Flickr launches geotagging feature

As announced today on the Flickr blog (and as reported by TechCrunch), Flickr - the photo sharing site , owned by Yahoo! - has just added a 'geomapping' feature to their site. The move follows a fairly long period of community activity to promote geomapping, using third-party APIs and tools along with 'geotags' - codes embedded within the site's normal tagging functionality. So it's nice that Flickr have recongised a clearly great feature that's come from their community, and has a demonstrated need.

The functionality they've added means that geographical informaiton is no longer added to photos via the general tags, but with dedicated new fields. This allows them to treat the data a little more programatically, and do things like add a 'where this photo was taken' map link to geotagged photos. They've also added an 'import' feature which converts tag-based geotags into ones in their new system - which is great for all the people who have built up a library of geotagged photos.

One of the downsides to the new implementation though, which seems to be instantly obvious, is that the (Yahoo!) maps they are using are far lower quality to the Google maps that all the previous geotagging 'mashups' used. Even within London, the level of detail for streets isn't enough for me to be able to accurately tag my photos - rendering the feature kinda useless.

You can't blame Flickr for using Yahoo! based maps rather than Google - even if the Flickr team prefer Google maps, they'd be huge internal political pressures (I imagine) for them to use the maps offered by their own company.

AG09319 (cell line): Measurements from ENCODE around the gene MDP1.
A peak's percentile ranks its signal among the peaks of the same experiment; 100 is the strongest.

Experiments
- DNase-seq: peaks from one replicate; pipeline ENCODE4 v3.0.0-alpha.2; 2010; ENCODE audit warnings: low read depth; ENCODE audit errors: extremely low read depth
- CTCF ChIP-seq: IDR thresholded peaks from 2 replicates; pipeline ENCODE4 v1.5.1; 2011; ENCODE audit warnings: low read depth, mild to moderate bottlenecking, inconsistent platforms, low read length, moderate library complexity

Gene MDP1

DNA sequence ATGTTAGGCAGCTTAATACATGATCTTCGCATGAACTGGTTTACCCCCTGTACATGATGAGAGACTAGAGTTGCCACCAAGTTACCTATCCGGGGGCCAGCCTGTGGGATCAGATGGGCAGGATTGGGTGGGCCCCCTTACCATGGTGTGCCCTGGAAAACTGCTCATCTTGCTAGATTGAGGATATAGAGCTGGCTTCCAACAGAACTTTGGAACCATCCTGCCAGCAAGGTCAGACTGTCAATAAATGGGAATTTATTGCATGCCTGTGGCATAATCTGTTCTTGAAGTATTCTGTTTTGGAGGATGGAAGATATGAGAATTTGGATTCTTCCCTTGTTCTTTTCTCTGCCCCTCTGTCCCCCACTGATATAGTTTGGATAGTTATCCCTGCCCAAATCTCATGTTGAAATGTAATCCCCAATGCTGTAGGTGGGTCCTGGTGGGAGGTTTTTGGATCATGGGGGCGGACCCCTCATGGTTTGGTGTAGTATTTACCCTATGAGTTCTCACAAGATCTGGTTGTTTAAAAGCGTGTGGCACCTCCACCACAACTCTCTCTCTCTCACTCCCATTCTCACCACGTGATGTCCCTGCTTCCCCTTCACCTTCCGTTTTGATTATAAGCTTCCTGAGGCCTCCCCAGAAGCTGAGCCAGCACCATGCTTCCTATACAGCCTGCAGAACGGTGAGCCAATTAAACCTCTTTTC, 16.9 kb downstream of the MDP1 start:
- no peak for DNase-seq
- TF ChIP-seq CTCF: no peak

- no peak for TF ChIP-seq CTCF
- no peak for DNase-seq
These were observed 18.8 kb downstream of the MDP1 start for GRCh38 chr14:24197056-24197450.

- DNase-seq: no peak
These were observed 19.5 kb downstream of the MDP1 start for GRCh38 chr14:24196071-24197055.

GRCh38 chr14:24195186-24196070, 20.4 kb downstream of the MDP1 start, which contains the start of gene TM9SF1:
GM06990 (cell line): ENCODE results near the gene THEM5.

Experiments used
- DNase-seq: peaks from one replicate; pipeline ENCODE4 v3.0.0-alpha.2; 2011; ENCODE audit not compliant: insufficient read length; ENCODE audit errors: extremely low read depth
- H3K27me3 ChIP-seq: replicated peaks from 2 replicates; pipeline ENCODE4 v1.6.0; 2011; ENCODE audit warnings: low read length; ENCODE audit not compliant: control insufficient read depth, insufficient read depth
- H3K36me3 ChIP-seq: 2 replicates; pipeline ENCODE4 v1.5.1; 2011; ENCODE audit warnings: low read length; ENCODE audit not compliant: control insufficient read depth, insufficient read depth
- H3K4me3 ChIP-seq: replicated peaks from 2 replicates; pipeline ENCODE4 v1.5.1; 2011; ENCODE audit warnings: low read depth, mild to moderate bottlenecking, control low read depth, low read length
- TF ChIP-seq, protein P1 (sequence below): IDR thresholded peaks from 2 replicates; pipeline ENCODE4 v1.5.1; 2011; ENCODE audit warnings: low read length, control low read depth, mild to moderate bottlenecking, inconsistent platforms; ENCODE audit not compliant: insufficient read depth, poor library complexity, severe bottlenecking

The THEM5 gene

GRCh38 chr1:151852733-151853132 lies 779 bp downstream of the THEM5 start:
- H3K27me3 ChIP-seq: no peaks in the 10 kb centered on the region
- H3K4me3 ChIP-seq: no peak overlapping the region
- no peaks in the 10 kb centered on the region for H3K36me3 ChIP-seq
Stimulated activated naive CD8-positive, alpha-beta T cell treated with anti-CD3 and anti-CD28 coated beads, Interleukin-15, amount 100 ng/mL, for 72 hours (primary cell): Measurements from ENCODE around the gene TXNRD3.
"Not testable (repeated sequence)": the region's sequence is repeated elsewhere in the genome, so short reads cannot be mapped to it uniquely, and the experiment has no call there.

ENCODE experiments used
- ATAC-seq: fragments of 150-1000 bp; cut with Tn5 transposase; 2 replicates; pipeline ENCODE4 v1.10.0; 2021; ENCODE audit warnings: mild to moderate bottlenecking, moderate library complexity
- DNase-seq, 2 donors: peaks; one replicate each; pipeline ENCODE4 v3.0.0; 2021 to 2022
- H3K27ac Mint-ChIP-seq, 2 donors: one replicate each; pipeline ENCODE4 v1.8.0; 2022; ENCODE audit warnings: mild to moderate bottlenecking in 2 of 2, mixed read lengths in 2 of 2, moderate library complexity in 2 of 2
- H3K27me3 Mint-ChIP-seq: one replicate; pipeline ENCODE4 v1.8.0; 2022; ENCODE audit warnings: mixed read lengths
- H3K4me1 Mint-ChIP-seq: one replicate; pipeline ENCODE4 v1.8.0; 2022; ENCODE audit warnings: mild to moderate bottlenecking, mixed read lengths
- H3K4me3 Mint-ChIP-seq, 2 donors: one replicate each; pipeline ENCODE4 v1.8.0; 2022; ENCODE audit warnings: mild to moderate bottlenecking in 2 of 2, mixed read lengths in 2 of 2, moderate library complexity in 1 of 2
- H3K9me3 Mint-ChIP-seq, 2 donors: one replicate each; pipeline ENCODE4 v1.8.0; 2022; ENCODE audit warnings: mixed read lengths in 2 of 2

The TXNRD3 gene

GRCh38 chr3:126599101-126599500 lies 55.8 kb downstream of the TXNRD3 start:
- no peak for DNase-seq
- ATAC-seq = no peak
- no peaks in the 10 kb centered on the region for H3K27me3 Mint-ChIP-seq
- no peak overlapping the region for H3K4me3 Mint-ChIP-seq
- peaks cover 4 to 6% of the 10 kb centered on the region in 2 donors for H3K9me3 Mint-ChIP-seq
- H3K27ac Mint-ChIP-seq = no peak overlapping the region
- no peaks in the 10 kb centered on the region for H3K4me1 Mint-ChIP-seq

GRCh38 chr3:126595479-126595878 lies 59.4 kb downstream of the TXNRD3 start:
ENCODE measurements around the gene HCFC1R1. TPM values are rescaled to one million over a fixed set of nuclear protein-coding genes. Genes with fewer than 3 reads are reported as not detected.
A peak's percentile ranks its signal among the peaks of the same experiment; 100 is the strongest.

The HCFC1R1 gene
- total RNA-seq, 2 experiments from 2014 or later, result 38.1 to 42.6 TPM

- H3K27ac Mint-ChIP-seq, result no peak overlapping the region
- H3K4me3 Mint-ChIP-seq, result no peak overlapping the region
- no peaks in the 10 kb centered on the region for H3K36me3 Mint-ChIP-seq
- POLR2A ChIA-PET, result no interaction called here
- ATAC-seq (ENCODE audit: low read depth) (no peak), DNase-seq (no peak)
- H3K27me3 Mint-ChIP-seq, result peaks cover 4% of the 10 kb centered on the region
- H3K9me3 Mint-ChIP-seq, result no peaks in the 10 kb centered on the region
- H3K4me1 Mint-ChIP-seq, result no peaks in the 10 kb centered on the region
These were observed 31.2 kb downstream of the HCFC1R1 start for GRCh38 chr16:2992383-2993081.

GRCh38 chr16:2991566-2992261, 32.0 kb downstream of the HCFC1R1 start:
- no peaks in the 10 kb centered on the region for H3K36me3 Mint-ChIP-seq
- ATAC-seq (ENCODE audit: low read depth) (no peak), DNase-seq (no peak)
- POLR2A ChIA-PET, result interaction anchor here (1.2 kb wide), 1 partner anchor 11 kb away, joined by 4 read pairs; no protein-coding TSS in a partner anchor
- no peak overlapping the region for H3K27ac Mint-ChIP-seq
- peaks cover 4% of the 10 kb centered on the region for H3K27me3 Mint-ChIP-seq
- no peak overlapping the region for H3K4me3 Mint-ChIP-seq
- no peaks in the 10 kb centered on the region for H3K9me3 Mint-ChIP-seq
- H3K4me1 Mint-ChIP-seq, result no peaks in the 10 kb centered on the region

It looks like I'm not the only one who has spotted this. Already within the GeoTagging Flickr group there is a thread in which people are making similar comments:

I live in Mexico and the level of detail makes this feature unusable. I'll continue to use YuanCC and loc.alize.us. Google et al supports a level of detail down to all but the most detailed level. Flickr dies at 5 levels up. Sorry Flickr, you'll have to do better. It's a big world.
- waywuwei

As neither Google nor Yahoo! are in the cartographical business, both companies buy their mapping data (and satellite imagery) from various third party providers. So the fix for this is obvious - Yahoo will have to invest in licenses for better mapping data. In the meantime, however, it will interesting to see if their is a backlash to the Yahoo! maps. With Yahoo! and Google now both offering mapping data - both with openly available APIs - they can now be compared side-by-side, allowing people to switch their affections between the two (and any other alternatives) pretty easily (at least in their own mashups and scripts). So the competition between these two to provide decent mapping data can only grow, and be a good thing.

Meanwhile, for anyone who hasn't already checked it out - the Open Street Map is an initiative to provide freely-licenced mapping data - by building maps from the ground up with the use of volunteers with GPS loggers. It's an interesting, and worthwhile, project (the blog is worth reading too), but perhaps somewhat ambitious, and likely to take a while for the data to be of good enough quality to really use.

Geo data looks set to stay, and this new feature on Flickr can only boost the popularity of being able to see a map of where your photos were taken. Having taken photos on my mobile phone for several years, and using Lifeblog to archive and store them, it's amazing to discover just what a difference it is to be able to have accurate time and date data for your images - no longer do you have to look at old prints only to wonder how old you were at the time. Geo-data is the obvious next step, and will add a whole new dimension to looking back at old photographs come the future...

Quick update: a side by side confirms that Google is indeed far better for London mapping data than Yahoo!